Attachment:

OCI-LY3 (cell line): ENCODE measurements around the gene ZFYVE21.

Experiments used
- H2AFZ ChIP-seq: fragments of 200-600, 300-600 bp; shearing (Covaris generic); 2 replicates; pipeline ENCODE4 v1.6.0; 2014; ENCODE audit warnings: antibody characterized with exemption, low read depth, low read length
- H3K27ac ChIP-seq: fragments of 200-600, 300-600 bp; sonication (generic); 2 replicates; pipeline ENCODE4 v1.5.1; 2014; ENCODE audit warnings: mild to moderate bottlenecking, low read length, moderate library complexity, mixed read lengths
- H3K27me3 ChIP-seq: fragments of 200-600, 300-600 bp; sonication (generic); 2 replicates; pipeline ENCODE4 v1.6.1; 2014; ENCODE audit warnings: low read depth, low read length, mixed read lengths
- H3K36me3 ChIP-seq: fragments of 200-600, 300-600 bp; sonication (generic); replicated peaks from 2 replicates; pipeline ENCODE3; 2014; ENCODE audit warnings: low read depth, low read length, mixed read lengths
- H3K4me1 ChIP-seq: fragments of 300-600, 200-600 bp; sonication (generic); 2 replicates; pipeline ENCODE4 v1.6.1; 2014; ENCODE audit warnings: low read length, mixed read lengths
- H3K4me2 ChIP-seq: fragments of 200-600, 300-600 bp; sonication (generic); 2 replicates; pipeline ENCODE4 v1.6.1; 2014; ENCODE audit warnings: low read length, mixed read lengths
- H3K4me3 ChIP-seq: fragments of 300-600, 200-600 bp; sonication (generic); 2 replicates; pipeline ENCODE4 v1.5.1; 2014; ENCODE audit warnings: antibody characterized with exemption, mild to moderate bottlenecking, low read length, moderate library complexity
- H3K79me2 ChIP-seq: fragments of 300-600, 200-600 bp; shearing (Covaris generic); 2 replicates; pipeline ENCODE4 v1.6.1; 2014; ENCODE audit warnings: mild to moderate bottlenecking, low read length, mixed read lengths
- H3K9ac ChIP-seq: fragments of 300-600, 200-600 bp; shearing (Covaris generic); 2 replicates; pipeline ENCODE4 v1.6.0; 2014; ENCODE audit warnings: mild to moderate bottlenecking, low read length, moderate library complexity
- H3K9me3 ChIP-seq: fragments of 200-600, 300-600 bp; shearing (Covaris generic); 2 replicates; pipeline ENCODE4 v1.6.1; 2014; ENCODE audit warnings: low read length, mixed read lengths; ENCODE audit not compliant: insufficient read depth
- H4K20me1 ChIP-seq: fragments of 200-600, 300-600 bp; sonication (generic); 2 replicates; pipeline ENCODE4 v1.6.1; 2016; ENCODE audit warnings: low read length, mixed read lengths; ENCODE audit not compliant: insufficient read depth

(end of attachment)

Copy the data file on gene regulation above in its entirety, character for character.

OCI-LY3 (cell line): ENCODE measurements around the gene ZFYVE21.

Experiments used
- H2AFZ ChIP-seq: fragments of 200-600, 300-600 bp; shearing (Covaris generic); 2 replicates; pipeline ENCODE4 v1.6.0; 2014; ENCODE audit warnings: antibody characterized with exemption, low read depth, low read length
- H3K27ac ChIP-seq: fragments of 200-600, 300-600 bp; sonication (generic); 2 replicates; pipeline ENCODE4 v1.5.1; 2014; ENCODE audit warnings: mild to moderate bottlenecking, low read length, moderate library complexity, mixed read lengths
- H3K27me3 ChIP-seq: fragments of 200-600, 300-600 bp; sonication (generic); 2 replicates; pipeline ENCODE4 v1.6.1; 2014; ENCODE audit warnings: low read depth, low read length, mixed read lengths
- H3K36me3 ChIP-seq: fragments of 200-600, 300-600 bp; sonication (generic); replicated peaks from 2 replicates; pipeline ENCODE3; 2014; ENCODE audit warnings: low read depth, low read length, mixed read lengths
- H3K4me1 ChIP-seq: fragments of 300-600, 200-600 bp; sonication (generic); 2 replicates; pipeline ENCODE4 v1.6.1; 2014; ENCODE audit warnings: low read length, mixed read lengths
- H3K4me2 ChIP-seq: fragments of 200-600, 300-600 bp; sonication (generic); 2 replicates; pipeline ENCODE4 v1.6.1; 2014; ENCODE audit warnings: low read length, mixed read lengths
- H3K4me3 ChIP-seq: fragments of 300-600, 200-600 bp; sonication (generic); 2 replicates; pipeline ENCODE4 v1.5.1; 2014; ENCODE audit warnings: antibody characterized with exemption, mild to moderate bottlenecking, low read length, moderate library complexity
- H3K79me2 ChIP-seq: fragments of 300-600, 200-600 bp; shearing (Covaris generic); 2 replicates; pipeline ENCODE4 v1.6.1; 2014; ENCODE audit warnings: mild to moderate bottlenecking, low read length, mixed read lengths
- H3K9ac ChIP-seq: fragments of 300-600, 200-600 bp; shearing (Covaris generic); 2 replicates; pipeline ENCODE4 v1.6.0; 2014; ENCODE audit warnings: mild to moderate bottlenecking, low read length, moderate library complexity
- H3K9me3 ChIP-seq: fragments of 200-600, 300-600 bp; shearing (Covaris generic); 2 replicates; pipeline ENCODE4 v1.6.1; 2014; ENCODE audit warnings: low read length, mixed read lengths; ENCODE audit not compliant: insufficient read depth
- H4K20me1 ChIP-seq: fragments of 200-600, 300-600 bp; sonication (generic); 2 replicates; pipeline ENCODE4 v1.6.1; 2016; ENCODE audit warnings: low read length, mixed read lengths; ENCODE audit not compliant: insufficient read depth